Last year I received funding to digitize a lot of big bones of the Tendaguru collection from the Museum für Naturkunde’s Bone Cellar. This year, I was lucky to again secure funding from the digiS programme. This time, it’s for digitizing the mounted skeletons in the Dinosaur Hall, the mounts my esteemed colleagues M&M (Matt and Mike) called “a shedload of awesome“. The reasons are fairly straightforward and simple: due to digiS 2015 we now have better digital access to the individual single bones from Tendaguru than to the partial skeletons of better preservation that form the largest parts of the mounts!
Now, that’s only true of a selection of dinosaurs in the hall. We already have excellent high-resolution models of the original material of Kentrosaurus and Elaphrosaurus, and of their (plaster) skulls. The models were created by David Mackie, then of RCI, who laser-scanned them one by one. You’ve seen the Kentrosaurus scans already, for example in my paper on range of motion of the skeleton, about which I should actually blog on of these days. The Elaphrosaurus models haven’t been used much yet, so here’s a link to a post with a bunch of photos of the mount.
So, for the digiS project, we’re mainly talking Giraffatitan, Dicraeosaurus, and Diplodocus.
However, the project also aims to get models of the entire skeletons of all animals, not just bone-by-bone. Although such models must necessarily be of lower resolution – after all, each individual bone we scanned in the bone cellar leads to a model with usually more than 6 and up to 30 million polygons! – they offer the great advantage of showing the bones in articulation, as mounted. And that is something we do not yet have of both Elaphrosaurus and Kentrosaurus.
Obviously, I did previously try to align the individual Kentrosaurus bone scans into an articulated skeleton, the results of which did not only make it into the above-mentioned paper, but also served as the basis for a 3D volumetric model of the animal. That model was used for both my paper on Jurassic baseball batters from hell (direct link to paper here) and my paper on the effect that osteoderm distribution has on the position of the center of mass (not really much of an influence, it turned out). However, that skeletal pose was not an attempt to re-create the MfN’s mount’s pose, but just an attempt to get the bones correctly articulated.
So, how do I plan to get a low-resolution model that is good enough for one-by-one replacement of the low-res bones by the high-res laser scans? Well, in fact, that task has already been done 🙂
This is the dense point cloud of a photogrammetric model, made from 120 photos taken by my very capable colleague Bernhard Schurian. All images aligned with ease. The model has some 8 million points, but that number will shrink as I clean it. Here’s an overview of the camera positions:
The limiting factor in model resolution here is not the number of photos but the resolution of the photos versus the size of the object on them. Simply put, at best you can expect to distinguish, as separate points, two neighboring pixels. Therefore, the bigger the object you model in your images, the higher the resolution. If you show an entire dinosaur the resolution is much lower than if you photograph only part of it. The higher resolution of the latter approach comes at the cost of having to take many more photos, though.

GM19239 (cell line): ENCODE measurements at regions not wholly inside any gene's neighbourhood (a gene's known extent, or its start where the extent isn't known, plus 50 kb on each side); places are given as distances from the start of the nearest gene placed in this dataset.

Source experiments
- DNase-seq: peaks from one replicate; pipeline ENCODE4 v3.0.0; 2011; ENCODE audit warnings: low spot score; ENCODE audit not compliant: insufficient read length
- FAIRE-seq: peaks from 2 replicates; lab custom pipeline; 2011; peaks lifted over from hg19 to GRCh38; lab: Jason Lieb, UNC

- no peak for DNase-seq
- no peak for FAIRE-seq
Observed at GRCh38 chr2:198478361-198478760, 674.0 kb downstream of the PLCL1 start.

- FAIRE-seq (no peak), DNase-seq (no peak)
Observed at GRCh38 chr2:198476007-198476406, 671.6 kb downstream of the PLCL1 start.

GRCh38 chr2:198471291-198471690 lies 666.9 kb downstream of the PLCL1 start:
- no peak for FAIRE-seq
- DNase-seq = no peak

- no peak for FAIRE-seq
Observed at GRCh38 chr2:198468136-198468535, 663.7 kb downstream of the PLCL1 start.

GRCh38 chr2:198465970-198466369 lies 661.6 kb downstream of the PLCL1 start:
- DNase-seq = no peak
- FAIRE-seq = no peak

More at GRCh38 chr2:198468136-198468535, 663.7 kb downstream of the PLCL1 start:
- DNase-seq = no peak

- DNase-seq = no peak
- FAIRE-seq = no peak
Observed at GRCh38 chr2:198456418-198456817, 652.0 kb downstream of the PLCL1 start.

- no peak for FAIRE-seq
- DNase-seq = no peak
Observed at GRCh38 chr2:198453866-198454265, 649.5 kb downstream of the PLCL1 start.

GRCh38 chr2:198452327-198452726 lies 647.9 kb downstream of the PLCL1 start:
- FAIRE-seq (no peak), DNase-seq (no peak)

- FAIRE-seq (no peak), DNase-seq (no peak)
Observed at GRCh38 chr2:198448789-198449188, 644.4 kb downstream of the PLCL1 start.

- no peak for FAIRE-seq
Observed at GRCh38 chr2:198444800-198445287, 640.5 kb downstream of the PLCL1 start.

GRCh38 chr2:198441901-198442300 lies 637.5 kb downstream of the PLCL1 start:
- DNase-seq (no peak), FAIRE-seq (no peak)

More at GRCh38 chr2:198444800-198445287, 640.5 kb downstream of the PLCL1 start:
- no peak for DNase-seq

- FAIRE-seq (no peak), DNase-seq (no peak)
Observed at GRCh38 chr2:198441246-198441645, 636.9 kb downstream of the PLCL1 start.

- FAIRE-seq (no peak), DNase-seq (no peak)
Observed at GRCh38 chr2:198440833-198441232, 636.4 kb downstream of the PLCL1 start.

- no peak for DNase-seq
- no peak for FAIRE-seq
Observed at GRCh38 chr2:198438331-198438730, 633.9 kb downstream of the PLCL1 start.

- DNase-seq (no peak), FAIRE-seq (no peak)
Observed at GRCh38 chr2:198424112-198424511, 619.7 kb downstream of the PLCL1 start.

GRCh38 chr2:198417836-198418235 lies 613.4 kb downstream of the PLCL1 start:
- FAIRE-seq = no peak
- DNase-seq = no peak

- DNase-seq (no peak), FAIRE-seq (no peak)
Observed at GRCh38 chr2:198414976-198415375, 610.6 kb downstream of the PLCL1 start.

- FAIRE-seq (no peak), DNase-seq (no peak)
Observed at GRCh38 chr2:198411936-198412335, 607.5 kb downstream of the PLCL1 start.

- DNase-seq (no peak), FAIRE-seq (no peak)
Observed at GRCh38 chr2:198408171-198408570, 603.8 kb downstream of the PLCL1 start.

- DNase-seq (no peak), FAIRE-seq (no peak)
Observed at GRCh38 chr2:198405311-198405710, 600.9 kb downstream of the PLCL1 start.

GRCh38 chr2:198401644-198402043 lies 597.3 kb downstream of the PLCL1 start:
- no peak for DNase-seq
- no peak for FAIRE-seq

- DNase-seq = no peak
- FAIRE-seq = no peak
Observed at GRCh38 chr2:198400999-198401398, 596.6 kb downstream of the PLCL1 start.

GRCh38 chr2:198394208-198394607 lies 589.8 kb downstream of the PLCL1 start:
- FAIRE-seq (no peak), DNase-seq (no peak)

Vice versa, for a given view, the model will be of higher resolution the more resolution your camera offers. A 50 megapixel camera is much better than a 12 megapixel one. In this case, Bernhard used a Canon EOS 5DS R, which has a 50 megapixels sensor. This means that far fewer images are needed than in my previous attempts, but it does not directly translate to shorter calculation times. After all, 2x 25 MPX is the same amount of point data as 1x 50 MPX.
For scaling we used a number of scale bars scattered all around the skeleton. You can see their digital representation in the images above as yellow lines. Each is 50 cm long, and the final error in the model between them is pretty stunningly low: 0.000998 m! Yes indeed: that is an average error smaller than 1 mm! Less than 1/25th of an inch for my US friends. Let’s interpret this to mean that each scale bar is around 2 mm off – for the length of the entire dinosaur this gives us a divergence of less than 1 cm. Color me impressed!
Now, one thing such a model is not, and that is perfect! The chance that the insides of bones are captured is virtually zero, as is true for the vertebral centra and, because of the many osteoderms in the way, the dorsal spines, and there always is a lot of floating nonsense data between the bones. The image above shows part of that cleaned up, much more work awaits 😦 However, the external surfaces come out quite nicely in this model, due to the diligence of Bernhard, who made sure that all images are excellently exposed and perfectly in focus. Well, no surprised, he is a master photographer 😉
As a direct consequence, the software found features all over with ease: each point is a feature, each blue one is a feature the software was able to re-recognize on another image. The limit was set to a total of 40,000 points per image, and to 4000 matches between images.
What’s next? Well, cleaning the model. Then I’ll calculate a polygon mesh, import that into the CAD program of my choice (Rhinoceros NURBS modelling for Windows 5.0) and start aligning the old high-resolution scans. I’ll show you how that’s done once I have the first few bones aligned.